Gateway Celebrates NewAlliance Foundation Art Gallery Grand Opening with Holocaust Memorial Exhibit

Friday, April 11, 2014

Gateway Community College celebrated April 10 the naming of the NewAlliance Foundation Art Gallery with a new exhibit, “Memory and Legacy,” and program of speakers. The grand opening is the first of many naming ceremonies slated for Gateway’s campus.

The night’s speakers were: Thomas Griggs Jr. (Chair, Gateway Community College Foundation Board); Dorsey L. Kendrick, Ph.D. (President,  Gateway); Robert J. Lyons Jr. (Chair, NewAlliance Foundation Board); Kim Healey (Executive Director, NewAlliance Foundation); Fay Sheppard (Co-Director, Greater New Haven Holocaust Memorial); and Nicholas Halko (Program Coordinator, Gateway Art/Graphic Design Department).

NewAlliance Foundation provides financial support to charitable organizations, addressing diverse community needs in the arts, community development, health and human services, and youth and education. According to Mary Ellen Cody, ‪dean of Development and Community Partnerships, “The College is grateful to the NewAlliance Foundation for its generous support. Its investment not only helps to enrich the lives of Gateway’s students, faculty and staff, but also provides important programmatic enhancements and learning opportunities.”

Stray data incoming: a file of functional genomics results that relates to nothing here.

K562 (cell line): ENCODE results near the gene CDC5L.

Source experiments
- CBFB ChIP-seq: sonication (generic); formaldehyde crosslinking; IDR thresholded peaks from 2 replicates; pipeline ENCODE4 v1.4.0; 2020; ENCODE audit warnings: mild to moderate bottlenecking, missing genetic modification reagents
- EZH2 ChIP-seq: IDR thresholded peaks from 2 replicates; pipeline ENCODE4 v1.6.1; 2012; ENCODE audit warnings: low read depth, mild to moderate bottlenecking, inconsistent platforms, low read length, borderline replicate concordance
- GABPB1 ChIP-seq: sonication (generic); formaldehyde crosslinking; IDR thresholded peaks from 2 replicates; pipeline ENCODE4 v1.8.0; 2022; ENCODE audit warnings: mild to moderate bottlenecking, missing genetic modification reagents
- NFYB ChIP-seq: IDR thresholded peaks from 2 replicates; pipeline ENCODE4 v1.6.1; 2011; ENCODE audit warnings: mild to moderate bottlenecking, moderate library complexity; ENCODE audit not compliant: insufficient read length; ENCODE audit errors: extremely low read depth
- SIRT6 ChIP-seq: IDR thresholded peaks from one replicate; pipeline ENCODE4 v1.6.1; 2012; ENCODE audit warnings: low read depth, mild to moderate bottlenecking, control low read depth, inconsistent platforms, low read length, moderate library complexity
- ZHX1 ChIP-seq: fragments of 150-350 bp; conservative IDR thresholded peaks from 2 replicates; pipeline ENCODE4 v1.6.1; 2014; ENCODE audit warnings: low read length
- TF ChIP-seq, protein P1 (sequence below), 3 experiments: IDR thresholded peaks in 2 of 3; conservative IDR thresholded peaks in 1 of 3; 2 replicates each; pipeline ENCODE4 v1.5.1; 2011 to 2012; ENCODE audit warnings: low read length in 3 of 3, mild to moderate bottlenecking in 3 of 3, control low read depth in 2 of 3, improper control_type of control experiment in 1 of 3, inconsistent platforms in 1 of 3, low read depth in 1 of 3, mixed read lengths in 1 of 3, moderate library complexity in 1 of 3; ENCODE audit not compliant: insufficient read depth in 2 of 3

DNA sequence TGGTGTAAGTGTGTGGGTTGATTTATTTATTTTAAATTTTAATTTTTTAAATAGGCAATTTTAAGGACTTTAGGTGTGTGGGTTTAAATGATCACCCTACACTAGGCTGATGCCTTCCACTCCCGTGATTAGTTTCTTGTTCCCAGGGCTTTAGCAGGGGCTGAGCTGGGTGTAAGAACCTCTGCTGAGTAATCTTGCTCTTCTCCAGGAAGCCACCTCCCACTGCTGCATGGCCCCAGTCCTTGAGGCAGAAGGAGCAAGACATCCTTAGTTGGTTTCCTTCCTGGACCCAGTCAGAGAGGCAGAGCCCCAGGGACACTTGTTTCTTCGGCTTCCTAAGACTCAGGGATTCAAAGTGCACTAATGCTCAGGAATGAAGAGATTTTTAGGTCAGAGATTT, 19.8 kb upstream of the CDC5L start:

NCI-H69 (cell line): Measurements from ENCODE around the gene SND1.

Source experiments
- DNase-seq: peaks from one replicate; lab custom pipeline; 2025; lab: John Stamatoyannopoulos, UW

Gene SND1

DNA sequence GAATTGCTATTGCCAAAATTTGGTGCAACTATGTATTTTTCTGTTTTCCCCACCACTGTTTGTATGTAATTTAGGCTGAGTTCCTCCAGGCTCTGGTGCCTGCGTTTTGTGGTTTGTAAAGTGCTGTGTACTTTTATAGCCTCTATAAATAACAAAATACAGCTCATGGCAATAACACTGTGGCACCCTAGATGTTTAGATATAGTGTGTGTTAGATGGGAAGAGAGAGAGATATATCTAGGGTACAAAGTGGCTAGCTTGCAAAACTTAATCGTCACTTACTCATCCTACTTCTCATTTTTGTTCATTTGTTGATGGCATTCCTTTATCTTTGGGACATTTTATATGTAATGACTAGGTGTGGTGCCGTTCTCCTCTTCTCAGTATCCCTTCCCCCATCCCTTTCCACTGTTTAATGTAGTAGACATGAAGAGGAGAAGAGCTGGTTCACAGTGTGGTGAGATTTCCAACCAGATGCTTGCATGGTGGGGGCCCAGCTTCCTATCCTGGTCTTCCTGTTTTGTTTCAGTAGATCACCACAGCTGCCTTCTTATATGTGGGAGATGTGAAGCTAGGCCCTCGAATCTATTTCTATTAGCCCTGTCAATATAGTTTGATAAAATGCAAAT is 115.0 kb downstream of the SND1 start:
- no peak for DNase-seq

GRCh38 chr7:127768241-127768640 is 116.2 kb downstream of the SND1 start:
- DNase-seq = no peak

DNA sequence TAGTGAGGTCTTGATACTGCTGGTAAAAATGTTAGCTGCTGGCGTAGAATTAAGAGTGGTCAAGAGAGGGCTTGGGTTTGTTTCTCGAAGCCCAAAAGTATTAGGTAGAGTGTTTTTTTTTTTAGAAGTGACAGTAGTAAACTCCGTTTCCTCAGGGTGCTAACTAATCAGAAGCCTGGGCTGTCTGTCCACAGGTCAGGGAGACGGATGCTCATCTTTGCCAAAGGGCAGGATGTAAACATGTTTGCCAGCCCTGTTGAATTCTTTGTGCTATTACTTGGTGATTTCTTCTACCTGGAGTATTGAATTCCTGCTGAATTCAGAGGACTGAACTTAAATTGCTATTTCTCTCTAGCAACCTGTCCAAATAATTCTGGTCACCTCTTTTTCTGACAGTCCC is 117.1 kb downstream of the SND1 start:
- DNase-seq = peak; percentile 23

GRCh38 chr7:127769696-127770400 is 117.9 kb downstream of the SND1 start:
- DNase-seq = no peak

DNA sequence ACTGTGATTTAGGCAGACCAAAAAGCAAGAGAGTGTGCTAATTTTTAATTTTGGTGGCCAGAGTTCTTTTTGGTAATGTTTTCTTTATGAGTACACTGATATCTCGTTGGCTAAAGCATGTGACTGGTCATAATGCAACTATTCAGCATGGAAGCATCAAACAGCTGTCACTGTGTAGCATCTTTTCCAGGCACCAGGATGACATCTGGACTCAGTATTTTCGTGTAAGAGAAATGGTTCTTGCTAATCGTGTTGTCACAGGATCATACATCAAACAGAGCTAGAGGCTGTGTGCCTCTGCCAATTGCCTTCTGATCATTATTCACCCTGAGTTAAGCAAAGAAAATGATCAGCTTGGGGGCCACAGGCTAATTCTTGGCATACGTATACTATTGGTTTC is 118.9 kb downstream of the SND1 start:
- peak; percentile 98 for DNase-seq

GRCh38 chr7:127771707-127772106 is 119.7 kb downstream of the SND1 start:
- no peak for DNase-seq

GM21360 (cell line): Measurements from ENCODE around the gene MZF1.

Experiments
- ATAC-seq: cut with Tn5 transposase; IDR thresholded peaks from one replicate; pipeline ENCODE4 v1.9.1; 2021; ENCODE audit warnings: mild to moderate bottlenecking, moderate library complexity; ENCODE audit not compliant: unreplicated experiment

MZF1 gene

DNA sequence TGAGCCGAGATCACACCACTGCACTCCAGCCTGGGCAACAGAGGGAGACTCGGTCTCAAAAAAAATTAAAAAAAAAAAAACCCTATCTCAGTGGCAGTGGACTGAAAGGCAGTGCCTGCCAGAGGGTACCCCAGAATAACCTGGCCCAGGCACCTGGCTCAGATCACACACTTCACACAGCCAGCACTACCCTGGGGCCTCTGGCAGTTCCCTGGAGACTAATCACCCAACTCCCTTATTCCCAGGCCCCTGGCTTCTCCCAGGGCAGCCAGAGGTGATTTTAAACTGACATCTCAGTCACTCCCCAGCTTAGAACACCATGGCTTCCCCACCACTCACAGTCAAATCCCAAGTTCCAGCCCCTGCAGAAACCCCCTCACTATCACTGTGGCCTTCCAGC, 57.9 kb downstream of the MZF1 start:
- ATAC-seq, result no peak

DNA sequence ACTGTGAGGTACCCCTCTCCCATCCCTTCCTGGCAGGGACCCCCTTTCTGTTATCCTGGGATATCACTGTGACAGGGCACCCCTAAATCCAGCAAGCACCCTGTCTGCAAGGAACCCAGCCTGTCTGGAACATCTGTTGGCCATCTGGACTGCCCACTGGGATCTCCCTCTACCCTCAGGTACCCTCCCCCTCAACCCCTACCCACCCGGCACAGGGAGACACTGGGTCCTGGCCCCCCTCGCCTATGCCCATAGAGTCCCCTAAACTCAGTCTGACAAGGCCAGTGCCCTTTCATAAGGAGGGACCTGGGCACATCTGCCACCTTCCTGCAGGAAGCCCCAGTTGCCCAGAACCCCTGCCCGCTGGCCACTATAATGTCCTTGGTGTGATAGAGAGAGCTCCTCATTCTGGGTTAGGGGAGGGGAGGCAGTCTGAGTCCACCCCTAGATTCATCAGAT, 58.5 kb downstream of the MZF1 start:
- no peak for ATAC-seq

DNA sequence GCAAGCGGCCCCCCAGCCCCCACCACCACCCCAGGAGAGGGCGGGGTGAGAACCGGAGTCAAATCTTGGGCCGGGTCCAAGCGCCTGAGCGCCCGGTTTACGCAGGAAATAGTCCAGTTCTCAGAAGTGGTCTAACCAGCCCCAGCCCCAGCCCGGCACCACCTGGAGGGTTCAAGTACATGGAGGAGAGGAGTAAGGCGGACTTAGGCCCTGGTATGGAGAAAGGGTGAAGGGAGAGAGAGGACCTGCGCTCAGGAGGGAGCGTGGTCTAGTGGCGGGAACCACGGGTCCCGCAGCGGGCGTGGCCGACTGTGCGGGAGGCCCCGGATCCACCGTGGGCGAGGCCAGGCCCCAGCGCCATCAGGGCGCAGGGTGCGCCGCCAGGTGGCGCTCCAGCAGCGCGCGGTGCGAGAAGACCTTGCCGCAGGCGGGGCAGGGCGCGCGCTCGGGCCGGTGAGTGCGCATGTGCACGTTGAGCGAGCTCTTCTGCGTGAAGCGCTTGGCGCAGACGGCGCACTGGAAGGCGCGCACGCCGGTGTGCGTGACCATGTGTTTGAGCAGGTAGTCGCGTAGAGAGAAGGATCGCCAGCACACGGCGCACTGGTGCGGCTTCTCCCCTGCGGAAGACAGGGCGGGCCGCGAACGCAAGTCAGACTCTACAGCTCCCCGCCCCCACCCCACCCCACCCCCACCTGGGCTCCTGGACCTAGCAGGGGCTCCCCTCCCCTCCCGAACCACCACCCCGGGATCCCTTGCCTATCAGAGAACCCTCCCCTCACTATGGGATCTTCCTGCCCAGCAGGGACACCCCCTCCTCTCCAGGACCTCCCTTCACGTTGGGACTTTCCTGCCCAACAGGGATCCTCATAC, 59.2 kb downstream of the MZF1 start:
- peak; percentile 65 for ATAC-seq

The exhibit “Memory and Legacy” will be on display until April 25. It is a poignant Holocaust remembrance exhibit that tells the story of the New Haven community (Holocaust survivors, educators, artists, political leaders, architects and landscapers) behind the creation of the New Haven Holocaust Memorial. The exhibit, designed by architect Eric Epstein, features oral histories, drawings and archival photographs. The monument itself was erected more than 30 years ago.

Through the NewAlliance Foundation Art Gallery, GCC will continue to showcase New Haven and its history. Recently, Winchester Factory was highlighted and, coming soon, the artwork of prize-winning high school students.

For Halko, the beautiful new gallery is something he’s been dreaming of for 22 years—and it’s a far cry from the former Long Wharf facility, where “a few students displayed their art on a wall.”